This ratio determines the rate and ability in which the company is able to pay its debts off. For Huffman Trucking the calculation would look like this for 2011: $94,520/$466 = 202.83 (Huffman Trucking, 2013). Liabilities and Shareholders' Equity Current Liabilities Accounts Payable $40,843 $45,381 Salaries & Wages 37,299
Our Total Current Liabilities are as follows: Accounts Payable 96,500 Sales Tax Payable 3,950 Payroll Tax Payable 15,840 and our Total Long Term Liabilities are the following: Long Term Notes Payable 630,000 Therefore, the Total Liabilities we have is $ $746,290 and our Total Assets is $2,675,250. 746,290 / 2,675,250 = 0.27 or 27%. The Acid Test Ratio or Quick Ratio for the company is computed as follows: Cash $1,430,000 Accounts Receivable $86,000 Short Term Investment $0 = $1,516,000 Current Liabilities $116,290 $1,516,000/$116,290 = 13.036 or 13.07 With this result, our financial statement is showing that our company can immediately convert a portion of our assets into cash to pay our short term debts. The Inventory Turnover of the company is computed as follows: Cost of Goods Sold $8,474,831 Less: Ending Inventory $429,090 $8,474,831/$429,090 = 19.75 or 19.8 times The Receivables Turnovers of the company is computed as follows: Total Net Sales $10,796,200 Accounts Receivable $86,000 $10,796,200/$86,000 = 125.5 times MY SHARE OF THE MEMO This memo is to discuss the liquidity ratio that was performed recently in regards to Kudler Fine Foods. The liquidity ratio that was performed indicated that the amount of the company’s
What are the incremental cash flows for the project in years 1 through 5 and how do these cash flows differ from accounting profits or earnings? In business finance there are a number of different cash flows. Caledonia will use the following incremental cash flows for this project in years 1 through 5: Net initial investment outlay. The is outlay is comprised of cash expenditures, changes in net working capital, net cash flow from the sale of existing or old and non-useful equipment, and investment tax credits. Net operating cash flow.
1) What are the three sections of a Cash Budget, and what is included in each section? The three sections of a Cash Budget are; Cash receipts, Cash disbursements, and Financing. A cash budget allows you to estimate and track all of the money that comes into and leaves your business. Cash Receipts are any monies your business takes in, such as sales receipts. Cash disbursements show where you must spend some of your money, such as on employee pay, raw materials purchases, and manufacturing overhead costs Financing shows expected payments and the repayments of the borrowed funds plus interest.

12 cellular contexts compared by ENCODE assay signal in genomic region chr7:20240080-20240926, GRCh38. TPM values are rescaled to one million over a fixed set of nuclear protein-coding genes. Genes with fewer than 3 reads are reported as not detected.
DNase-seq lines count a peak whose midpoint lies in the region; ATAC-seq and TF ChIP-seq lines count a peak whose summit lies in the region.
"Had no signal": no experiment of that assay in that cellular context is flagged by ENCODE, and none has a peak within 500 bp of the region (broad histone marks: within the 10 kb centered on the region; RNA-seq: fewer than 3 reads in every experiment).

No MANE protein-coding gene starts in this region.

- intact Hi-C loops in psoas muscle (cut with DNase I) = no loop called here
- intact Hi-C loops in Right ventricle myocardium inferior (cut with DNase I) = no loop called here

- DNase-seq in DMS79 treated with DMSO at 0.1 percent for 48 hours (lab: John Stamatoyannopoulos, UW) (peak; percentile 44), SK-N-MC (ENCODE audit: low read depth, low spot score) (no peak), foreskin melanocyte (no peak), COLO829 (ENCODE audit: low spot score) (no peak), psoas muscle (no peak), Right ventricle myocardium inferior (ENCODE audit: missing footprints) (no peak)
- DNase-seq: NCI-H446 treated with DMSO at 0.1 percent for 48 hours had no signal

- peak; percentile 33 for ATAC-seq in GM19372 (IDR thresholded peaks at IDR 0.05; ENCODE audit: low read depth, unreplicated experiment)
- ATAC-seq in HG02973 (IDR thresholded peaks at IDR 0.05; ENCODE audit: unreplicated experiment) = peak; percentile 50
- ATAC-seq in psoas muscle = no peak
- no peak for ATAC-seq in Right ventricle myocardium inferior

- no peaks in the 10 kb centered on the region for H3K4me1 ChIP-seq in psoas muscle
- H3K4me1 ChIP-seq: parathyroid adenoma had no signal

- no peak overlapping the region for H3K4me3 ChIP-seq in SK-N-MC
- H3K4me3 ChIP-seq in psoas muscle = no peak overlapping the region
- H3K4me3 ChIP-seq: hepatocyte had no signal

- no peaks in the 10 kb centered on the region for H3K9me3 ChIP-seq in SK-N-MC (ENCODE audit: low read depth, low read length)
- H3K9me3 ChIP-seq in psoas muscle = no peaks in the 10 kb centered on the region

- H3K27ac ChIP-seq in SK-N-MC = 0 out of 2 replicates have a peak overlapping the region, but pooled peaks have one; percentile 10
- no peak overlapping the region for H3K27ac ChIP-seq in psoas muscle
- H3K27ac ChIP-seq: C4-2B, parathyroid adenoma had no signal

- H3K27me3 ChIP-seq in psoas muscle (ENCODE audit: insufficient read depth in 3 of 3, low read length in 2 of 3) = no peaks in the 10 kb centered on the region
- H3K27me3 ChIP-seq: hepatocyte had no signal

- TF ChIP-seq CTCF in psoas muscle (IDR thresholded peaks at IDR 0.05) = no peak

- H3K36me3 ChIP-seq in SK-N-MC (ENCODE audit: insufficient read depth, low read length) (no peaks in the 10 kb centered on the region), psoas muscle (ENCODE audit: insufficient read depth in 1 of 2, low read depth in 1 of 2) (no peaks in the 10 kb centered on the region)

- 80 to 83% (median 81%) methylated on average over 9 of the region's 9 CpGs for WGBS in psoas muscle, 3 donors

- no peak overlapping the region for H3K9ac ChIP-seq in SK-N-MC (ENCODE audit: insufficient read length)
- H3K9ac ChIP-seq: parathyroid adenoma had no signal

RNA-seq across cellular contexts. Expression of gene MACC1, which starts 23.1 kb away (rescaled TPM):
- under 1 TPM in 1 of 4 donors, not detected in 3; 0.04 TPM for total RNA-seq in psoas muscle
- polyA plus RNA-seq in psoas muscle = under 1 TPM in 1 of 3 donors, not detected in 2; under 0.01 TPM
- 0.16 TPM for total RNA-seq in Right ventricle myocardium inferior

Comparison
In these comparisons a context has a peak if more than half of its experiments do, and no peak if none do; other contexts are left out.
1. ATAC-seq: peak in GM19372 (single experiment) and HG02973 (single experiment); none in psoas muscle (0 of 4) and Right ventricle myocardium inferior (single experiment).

Accounting 300 Learning Team Week 2 4. Indicate how each business transaction affects the basic accounting equation. (a) Paid cash for janitorial services. Decrease Cash Increase Liabilities (b) Purchased equipment for cash. Decrease Cash Increase Assets (c) Issued common stock to investors in exchange for cash Increase Cash Decrease in Stock Equity.
The second ratio measures the effect of interest; it indicates the proportion of earnings before interest and tax that is retained after paying interest. It should be considered together with the leverage component (assets/equity). The third ratio measures the company’s operating profit on sales; it can be broken down into subcomponents such as gross profit margin. Common-sized income statements can help with
1. Provide the definitions of throughput, inventory and operational expense given in The Goal. How do they compare with the traditional definitions? Do you find them useful, and why? Throughput is the rate at which the system generates money through sales while inventory is all the money that the system has invested in purchasing things which it intends to sell.
only the portion of the loss attributable to inventory sold during the period is recorded in the financial statements. B. the market value figure for ending inventory is substituted for cost and the loss is buried in cost of goods sold C. a loss is recorded directly in the inventory account by crediting inventory and debiting loss on inventory decline. D. there is a direct reduction in the selling price of the product that results in a loss being recorded on the income statement prior to the sale. 15) Designated market value A. may sometimes exceed net realizable value. B. should always be equal to net realizable value less a normal profit margin.
The debt ratio is total debt divided by total assets. It provides owners with information on how much debt financing is being use to purchase assets. The lower percentages indicate a company finances business operations through cash rather than debt. (Vitez) The debt-to-equity ratio is total debt divided by total equity. This calculates how much of the business is financed through private investors; it is also expressed in percentage form.
Financial Statement Report ACC/290 06/03/2013 Lisa Henderson Financial statement is an expression used when referring to end of the month reports such as an income statement, balance sheet, cash flow statement, and Retained Earnings Statement. These statements are also known as the final accounts. The income statement is a financial statement that aids in estimating the gross and net profit of a business for a specific time period. Many companies put together income statements so they can evaluate proceeds with expenditures to verify their performance. If the income of the business is more than the expenses then the company has made money and vice versa.